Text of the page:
Social media platforms are excellent places to showcase the best work and promote it. Online presence could help to secure a new job, gain freelance clients or creative collaborators, as well as build a professional reputation. But with so many social media platforms to choose from, how do artists know which ones to use? To find out, listen to the advice of a range of creative professionals including artists, photographers, designers, and filmmakers. Boost social media brand and improve the number of views with 1$ Instagram followers service.
It’s rapidly gaining popularity amongst creatives. And that’s because the iOS app, launched last year, basically works like Instagram used to. In its own words, there’s no algorithm and no more missing posts from friends. Co-founder Rupali Renjen told that, in her view, “Photo sharing platforms unfairly use algorithms to dictate which followers get to see a user’s posts
Launched in 2014, ArtStation may not have changed a great deal over the years. But it remains the place to post in profile for professional 2D and 3D artists, especially those working in the games, film, media and entertainment industries, or those aspiring to do so. As we reported in our article how to get a job as a video game artist, recruiters nowadays don’t just encourage to post work on ArtStation; they expect it.
Launched in 2000, DeviantArt has more of an amateur, hobbyist feels to it than ArtStation. And so while it’s less likely to get commissions directly through it, it’s a better platform for putting art in front of the peers and getting feedback. People tend to come and go from DeviantArt over time, and author and illustrator Katy L Wood is no exception.
4. The Dots
Launched in 2014, The Dots is an online professional network that aims to be “LinkedIn for creatives”. And it’s had a fair amount of success in doing so, attracting companies such as Google, Burberry, Sony Pictures, Viacom, M&C Saatchi, Warner Music, Tate, Discovery Networks and VICE to use it as a recruiting tool. There are a lot of other things artists can do on the platform besides just waiting to be offered a job, though.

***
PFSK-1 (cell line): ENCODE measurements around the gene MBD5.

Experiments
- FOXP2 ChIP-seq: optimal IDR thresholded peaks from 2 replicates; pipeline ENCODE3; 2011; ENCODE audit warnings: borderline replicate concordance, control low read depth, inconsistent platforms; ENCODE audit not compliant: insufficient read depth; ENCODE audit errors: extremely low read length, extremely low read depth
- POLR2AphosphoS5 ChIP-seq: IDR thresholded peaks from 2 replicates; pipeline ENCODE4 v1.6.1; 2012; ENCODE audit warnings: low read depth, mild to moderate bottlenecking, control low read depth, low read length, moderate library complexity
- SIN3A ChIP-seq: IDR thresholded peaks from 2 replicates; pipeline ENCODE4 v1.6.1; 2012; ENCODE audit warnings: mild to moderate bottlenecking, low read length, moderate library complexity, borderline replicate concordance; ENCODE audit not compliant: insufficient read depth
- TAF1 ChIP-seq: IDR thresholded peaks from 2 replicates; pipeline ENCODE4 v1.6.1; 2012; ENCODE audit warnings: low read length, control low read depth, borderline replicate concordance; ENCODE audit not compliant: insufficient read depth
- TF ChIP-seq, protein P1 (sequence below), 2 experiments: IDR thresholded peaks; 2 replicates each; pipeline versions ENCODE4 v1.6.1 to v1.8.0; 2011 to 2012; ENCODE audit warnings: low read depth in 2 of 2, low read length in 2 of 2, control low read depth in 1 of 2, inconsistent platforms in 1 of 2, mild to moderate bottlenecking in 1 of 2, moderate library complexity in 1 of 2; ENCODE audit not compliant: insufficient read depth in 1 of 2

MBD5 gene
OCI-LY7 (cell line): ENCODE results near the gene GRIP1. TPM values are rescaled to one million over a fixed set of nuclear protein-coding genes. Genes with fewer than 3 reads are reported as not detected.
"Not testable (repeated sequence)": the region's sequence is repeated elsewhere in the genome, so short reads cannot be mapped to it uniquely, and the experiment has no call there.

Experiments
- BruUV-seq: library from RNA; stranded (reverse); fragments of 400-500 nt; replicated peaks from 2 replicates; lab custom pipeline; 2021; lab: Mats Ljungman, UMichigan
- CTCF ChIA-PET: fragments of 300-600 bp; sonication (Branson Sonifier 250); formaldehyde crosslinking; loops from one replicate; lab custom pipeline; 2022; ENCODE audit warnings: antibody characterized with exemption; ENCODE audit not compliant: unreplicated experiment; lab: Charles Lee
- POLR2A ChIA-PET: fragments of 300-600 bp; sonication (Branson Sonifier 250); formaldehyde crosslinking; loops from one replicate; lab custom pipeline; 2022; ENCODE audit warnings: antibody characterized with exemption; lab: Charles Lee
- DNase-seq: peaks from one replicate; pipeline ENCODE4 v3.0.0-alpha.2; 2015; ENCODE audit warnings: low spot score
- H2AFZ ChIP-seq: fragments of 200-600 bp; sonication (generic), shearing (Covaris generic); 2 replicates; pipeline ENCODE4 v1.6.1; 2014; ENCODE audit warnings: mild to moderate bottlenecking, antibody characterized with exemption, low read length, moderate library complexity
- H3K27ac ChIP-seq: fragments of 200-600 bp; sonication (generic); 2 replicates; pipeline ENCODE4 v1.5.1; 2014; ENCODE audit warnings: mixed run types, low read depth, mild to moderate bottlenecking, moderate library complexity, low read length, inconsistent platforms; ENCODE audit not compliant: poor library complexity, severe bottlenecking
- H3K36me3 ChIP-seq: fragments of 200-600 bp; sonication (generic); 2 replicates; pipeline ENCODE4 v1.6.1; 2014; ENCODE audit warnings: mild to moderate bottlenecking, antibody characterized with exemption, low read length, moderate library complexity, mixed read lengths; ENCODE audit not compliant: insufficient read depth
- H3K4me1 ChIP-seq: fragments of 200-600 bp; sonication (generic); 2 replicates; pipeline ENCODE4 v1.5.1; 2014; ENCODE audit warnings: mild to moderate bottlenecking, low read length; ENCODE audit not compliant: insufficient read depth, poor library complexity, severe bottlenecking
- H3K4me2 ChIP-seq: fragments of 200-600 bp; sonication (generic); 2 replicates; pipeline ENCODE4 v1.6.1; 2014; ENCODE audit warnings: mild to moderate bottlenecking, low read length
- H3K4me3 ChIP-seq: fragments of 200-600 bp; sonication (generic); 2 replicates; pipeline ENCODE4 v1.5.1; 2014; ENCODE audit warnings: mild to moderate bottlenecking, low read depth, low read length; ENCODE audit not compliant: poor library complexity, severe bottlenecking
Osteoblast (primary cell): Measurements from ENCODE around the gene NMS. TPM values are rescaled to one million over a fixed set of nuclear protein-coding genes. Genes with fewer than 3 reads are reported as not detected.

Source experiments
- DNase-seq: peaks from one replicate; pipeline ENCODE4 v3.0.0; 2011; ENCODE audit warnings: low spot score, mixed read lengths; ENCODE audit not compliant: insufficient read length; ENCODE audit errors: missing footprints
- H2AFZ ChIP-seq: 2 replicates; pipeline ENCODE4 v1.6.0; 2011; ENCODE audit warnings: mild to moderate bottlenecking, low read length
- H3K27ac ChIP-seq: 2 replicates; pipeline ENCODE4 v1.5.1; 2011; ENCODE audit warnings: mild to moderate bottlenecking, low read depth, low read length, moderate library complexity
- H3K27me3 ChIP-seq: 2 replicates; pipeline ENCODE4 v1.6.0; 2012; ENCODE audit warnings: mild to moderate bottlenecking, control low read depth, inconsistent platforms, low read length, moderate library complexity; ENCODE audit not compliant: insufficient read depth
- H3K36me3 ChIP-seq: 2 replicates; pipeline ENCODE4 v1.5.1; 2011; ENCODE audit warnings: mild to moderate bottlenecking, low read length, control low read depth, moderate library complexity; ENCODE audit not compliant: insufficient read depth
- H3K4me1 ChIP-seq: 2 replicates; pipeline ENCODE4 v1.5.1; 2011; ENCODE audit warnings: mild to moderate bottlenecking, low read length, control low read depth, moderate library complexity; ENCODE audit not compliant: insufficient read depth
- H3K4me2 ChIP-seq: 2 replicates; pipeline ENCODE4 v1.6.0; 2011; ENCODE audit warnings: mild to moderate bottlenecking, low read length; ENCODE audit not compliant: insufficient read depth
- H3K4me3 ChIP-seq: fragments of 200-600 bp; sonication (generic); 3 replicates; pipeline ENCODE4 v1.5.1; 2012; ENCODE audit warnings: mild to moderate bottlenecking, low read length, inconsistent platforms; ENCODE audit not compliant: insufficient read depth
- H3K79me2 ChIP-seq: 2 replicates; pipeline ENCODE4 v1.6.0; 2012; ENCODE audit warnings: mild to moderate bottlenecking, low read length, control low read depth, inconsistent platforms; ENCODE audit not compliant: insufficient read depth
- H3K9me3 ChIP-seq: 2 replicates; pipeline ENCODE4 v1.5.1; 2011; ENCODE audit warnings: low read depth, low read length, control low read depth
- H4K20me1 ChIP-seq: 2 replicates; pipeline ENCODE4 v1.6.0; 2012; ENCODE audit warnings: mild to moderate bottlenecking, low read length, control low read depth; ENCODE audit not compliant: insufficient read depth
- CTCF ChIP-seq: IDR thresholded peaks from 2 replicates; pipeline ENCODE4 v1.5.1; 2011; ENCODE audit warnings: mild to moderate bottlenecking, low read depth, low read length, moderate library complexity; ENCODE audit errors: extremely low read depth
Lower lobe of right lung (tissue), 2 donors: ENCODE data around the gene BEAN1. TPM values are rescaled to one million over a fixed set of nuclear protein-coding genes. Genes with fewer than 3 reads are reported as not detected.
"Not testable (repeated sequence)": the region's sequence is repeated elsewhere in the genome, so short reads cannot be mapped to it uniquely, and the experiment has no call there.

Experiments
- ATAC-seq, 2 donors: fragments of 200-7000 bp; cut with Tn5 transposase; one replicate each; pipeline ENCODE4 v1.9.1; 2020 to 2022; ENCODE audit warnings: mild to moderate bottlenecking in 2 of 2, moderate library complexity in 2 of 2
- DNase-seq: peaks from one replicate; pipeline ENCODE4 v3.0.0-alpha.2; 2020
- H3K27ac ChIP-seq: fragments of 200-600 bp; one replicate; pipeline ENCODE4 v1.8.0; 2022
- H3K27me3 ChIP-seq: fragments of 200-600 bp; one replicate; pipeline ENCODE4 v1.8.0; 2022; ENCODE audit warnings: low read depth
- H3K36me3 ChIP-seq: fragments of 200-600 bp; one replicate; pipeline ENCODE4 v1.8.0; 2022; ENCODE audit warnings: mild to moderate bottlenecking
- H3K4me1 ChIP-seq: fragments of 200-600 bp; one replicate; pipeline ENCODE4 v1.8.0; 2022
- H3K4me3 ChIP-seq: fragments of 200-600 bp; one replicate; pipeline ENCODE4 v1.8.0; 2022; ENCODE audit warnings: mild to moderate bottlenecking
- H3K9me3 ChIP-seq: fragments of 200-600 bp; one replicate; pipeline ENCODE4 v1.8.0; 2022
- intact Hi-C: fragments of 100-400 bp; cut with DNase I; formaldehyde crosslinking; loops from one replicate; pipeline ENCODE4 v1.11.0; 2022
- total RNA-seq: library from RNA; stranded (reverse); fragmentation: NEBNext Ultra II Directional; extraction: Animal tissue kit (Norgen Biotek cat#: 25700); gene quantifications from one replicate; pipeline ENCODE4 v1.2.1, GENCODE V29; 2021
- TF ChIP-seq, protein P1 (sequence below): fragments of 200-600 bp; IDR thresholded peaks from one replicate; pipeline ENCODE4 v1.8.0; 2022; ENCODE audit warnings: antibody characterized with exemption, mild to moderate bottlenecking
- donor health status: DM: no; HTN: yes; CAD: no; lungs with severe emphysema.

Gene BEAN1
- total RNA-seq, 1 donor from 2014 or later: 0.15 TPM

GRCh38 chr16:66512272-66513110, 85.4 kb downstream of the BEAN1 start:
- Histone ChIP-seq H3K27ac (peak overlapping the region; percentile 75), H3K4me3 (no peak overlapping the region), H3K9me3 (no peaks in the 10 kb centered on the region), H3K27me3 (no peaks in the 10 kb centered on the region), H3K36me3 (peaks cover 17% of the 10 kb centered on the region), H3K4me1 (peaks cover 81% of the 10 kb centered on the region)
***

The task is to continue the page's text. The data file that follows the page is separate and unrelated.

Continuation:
Launched in 2009 by Dan Cederholm and Rich Thornett, Dribbble was never intended to be a straightforward portfolio site like Behance. Its specific angle was about teasing out small glimpses of what is working on when we’re unable to share the whole project. Dribbble has since evolved beyond web and mobile app design to take in icon design, branding, animations, prototypes, illustrations, graphic art, and other disciplines.
Behance is the closest thing on this list to a pure portfolio platform, but with a social aspect plugged in. Founded by Matias Corea and Scott Belsky in November 2005, the company was acquired by Adobe in 2012, and its reach has since become enormous. Unlike, say, Dribbble or Instagram, Behance offers a way to show more of the work than just a single, eye-grabbing image.
The rise of Dayflash (number one on the list) is a sign that a few people’s love affair with Instagram is waning. But overall, Instagram remains far and away from the most popular visuals-based social media platform today, and for most creatives, a presence of some sort on the image-sharing platform remains a must.
Even though it’s had a total rebrand, LinkedIn doesn’t immediately grab as being a useful social platform for creatives. But art, design, and filmmaking are businesses like any other, and many creative pros say they’re making good use of LinkedIn regardless of what it looks like. Take Frank Suyker, aka Mr. Sugar, an art director based in the Netherlands.